MAY 30, 2020
Students at the Massachusetts Institute of Technology have elected a black woman as president of the Undergraduate Association for the first time in the school’s history.
Danielle Geathers and running mate Yu Jing Chen won the student government election earlier this month.
Geathers just finished her sophomore year at MIT and is majoring in mechanical engineering. She served as the diversity officer last year.
“In terms of coming from that diversity space and being focused on promoting equity across MIT, it would kind of be important to have someone in the President’s role who’s focused on that,” she said.
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We are beyond excited to be elected as your next Undergraduate Association President and Vice President! A major thank you to all of you who supported us every step of the way of this journey. We could not have gotten this far without the communities that rallied behind us. Thank you for believing in us. We are incredibly grateful and cannot wait for what is to come. @fionayara2020 there are no words to capture how much you have inspired us and together, we achieved the highest voter turnout in recent MIT history (38.5%!!!), we are excited for the future of MIT!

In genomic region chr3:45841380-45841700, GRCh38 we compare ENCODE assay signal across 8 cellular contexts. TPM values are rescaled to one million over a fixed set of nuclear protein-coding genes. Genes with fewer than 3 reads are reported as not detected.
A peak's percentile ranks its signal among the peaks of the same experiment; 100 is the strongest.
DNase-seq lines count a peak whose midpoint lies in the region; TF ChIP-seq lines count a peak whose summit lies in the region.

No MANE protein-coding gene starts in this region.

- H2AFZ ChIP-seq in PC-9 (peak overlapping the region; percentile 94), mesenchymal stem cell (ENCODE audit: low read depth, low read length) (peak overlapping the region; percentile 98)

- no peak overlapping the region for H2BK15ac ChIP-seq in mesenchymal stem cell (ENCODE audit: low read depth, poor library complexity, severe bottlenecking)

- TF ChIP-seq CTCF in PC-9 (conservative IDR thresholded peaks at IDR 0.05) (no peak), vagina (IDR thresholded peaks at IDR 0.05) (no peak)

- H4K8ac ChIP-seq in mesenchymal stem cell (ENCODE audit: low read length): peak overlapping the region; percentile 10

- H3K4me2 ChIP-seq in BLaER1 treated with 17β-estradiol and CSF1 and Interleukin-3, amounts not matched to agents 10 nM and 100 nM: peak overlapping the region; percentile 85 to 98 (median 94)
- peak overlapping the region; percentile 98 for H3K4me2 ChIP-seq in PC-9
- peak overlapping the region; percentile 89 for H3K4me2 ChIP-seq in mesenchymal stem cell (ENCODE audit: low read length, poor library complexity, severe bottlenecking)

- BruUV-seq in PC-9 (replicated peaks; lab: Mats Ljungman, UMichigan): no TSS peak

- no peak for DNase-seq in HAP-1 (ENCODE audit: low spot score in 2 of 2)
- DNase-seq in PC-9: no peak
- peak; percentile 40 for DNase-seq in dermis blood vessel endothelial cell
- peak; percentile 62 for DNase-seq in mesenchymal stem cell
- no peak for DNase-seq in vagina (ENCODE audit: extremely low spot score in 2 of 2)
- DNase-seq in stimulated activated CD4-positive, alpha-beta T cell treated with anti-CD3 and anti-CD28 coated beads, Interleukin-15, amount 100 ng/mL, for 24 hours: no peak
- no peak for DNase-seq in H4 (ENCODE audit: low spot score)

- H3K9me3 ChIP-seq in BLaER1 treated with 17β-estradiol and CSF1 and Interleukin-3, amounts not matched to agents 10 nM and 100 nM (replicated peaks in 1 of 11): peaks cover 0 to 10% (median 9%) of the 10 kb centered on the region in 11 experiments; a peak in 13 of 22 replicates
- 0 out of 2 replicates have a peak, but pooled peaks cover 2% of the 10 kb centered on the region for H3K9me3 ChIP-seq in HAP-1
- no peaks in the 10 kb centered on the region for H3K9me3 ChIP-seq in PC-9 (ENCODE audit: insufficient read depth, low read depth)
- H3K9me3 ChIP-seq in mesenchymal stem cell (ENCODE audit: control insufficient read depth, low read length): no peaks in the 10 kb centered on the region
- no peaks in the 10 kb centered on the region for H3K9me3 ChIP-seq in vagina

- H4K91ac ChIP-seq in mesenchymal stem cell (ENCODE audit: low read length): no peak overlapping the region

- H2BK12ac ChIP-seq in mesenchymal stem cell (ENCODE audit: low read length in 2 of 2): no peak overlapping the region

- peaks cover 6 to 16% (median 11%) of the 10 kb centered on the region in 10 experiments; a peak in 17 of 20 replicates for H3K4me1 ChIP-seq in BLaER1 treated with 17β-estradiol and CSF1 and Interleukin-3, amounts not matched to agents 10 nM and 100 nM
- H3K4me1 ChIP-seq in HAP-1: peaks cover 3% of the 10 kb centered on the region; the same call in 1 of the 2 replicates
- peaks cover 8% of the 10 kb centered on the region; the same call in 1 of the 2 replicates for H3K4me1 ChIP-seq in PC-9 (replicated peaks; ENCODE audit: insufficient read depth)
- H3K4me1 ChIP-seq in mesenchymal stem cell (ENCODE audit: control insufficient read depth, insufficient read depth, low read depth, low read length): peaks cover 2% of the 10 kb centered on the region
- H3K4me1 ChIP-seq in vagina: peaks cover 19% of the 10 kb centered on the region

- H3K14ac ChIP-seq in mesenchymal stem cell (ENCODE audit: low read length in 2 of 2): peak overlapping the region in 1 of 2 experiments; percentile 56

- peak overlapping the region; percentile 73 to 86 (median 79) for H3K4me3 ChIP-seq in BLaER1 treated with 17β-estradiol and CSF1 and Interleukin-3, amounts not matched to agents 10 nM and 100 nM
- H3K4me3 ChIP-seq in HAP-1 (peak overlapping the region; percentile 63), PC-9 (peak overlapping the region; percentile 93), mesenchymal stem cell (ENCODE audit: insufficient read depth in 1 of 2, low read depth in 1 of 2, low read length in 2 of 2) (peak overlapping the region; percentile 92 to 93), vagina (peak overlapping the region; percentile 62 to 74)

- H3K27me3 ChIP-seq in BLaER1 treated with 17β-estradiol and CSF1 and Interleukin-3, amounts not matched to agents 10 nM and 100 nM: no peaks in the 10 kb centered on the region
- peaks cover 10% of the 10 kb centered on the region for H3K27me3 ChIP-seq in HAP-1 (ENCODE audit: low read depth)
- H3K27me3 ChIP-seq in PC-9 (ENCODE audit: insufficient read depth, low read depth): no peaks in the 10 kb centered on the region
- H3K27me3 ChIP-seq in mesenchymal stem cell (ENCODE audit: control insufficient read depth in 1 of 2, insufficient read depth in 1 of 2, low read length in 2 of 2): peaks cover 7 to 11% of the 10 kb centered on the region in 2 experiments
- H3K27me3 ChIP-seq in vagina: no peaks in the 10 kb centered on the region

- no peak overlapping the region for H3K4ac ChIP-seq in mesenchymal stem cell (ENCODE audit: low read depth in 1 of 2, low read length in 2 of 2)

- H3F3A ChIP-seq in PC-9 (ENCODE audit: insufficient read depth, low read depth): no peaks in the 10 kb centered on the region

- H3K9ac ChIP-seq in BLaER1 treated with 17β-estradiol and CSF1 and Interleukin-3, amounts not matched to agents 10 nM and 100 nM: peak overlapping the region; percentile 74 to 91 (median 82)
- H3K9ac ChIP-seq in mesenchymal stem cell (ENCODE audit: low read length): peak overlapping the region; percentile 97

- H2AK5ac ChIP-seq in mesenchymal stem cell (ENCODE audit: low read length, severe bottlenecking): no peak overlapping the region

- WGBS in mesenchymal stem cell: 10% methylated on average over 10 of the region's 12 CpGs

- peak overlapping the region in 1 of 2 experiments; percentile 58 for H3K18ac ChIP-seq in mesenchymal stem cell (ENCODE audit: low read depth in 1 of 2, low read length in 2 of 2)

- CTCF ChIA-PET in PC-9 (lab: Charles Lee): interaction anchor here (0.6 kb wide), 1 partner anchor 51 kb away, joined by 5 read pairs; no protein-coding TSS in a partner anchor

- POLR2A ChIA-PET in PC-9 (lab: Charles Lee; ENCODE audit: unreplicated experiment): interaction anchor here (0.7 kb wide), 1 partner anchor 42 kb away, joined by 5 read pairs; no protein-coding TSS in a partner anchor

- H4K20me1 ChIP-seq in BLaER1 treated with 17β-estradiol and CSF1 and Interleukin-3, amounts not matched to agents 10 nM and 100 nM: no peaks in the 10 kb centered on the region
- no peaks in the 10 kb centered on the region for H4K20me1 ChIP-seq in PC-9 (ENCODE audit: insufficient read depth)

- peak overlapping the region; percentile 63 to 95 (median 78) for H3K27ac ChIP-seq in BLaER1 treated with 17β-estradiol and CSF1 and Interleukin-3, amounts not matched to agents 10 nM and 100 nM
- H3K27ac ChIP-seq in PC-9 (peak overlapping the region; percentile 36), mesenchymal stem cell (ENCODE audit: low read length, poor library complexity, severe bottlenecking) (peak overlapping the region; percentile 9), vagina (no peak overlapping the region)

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She said she plans to use her platform to make the school as inclusive as possible.
“Although some people think it is just a figurehead role, figureheads can matter in terms of people seeing themselves in terms of representation,” she said. “Seeing yourself at a college is kind of an important part of the admissions process.”
About six percent of undergraduates at MIT are black and 47 percent are women, according to the school.
MIT students had to leave campus in March because of the coronavirus pandemic, so Geathers campaigned online and through social media from her home in Miami, Florida. Students voted online.
She said that a lot of the work of the student government takes place in meetings with administrators, so she hopes to make the group more visible on campus.
“I think one thing that the election taught me was kind of the power of social media and how to leverage on new different resources to get the word out,” she said.
Her term started once school got out for the semester and she’s already been participating in meetings — including discussions about how classes will resume in the Fall.